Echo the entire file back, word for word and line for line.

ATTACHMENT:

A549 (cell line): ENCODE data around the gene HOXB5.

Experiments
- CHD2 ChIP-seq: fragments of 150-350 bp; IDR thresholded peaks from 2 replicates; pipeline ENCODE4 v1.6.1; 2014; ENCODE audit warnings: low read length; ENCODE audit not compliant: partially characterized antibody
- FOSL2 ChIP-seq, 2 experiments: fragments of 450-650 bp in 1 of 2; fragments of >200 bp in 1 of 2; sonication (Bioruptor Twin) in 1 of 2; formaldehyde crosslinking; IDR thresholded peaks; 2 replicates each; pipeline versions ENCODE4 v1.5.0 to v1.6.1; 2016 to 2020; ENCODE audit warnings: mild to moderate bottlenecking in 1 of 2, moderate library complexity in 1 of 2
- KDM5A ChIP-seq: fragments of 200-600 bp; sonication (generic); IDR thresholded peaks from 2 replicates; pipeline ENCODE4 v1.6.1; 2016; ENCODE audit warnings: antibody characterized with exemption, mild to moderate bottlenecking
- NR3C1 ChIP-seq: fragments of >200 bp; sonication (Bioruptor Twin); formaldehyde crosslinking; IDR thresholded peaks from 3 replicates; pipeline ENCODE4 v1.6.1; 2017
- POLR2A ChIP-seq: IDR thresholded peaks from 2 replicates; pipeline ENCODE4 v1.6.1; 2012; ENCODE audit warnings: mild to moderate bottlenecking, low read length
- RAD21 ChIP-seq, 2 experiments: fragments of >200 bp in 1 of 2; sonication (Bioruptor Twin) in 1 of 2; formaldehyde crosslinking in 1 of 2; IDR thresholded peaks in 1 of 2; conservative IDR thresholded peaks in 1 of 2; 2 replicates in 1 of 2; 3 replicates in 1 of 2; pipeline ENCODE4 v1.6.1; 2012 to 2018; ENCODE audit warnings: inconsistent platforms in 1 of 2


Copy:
A549 (cell line): ENCODE data around the gene HOXB5.

Experiments
- CHD2 ChIP-seq: fragments of 150-350 bp; IDR thresholded peaks from 2 replicates; pipeline ENCODE4 v1.6.1; 2014; ENCODE audit warnings: low read length; ENCODE audit not compliant: partially characterized antibody
- FOSL2 ChIP-seq, 2 experiments: fragments of 450-650 bp in 1 of 2; fragments of >200 bp in 1 of 2; sonication (Bioruptor Twin) in 1 of 2; formaldehyde crosslinking; IDR thresholded peaks; 2 replicates each; pipeline versions ENCODE4 v1.5.0 to v1.6.1; 2016 to 2020; ENCODE audit warnings: mild to moderate bottlenecking in 1 of 2, moderate library complexity in 1 of 2
- KDM5A ChIP-seq: fragments of 200-600 bp; sonication (generic); IDR thresholded peaks from 2 replicates; pipeline ENCODE4 v1.6.1; 2016; ENCODE audit warnings: antibody characterized with exemption, mild to moderate bottlenecking
- NR3C1 ChIP-seq: fragments of >200 bp; sonication (Bioruptor Twin); formaldehyde crosslinking; IDR thresholded peaks from 3 replicates; pipeline ENCODE4 v1.6.1; 2017
- POLR2A ChIP-seq: IDR thresholded peaks from 2 replicates; pipeline ENCODE4 v1.6.1; 2012; ENCODE audit warnings: mild to moderate bottlenecking, low read length
- RAD21 ChIP-seq, 2 experiments: fragments of >200 bp in 1 of 2; sonication (Bioruptor Twin) in 1 of 2; formaldehyde crosslinking in 1 of 2; IDR thresholded peaks in 1 of 2; conservative IDR thresholded peaks in 1 of 2; 2 replicates in 1 of 2; 3 replicates in 1 of 2; pipeline ENCODE4 v1.6.1; 2012 to 2018; ENCODE audit warnings: inconsistent platforms in 1 of 2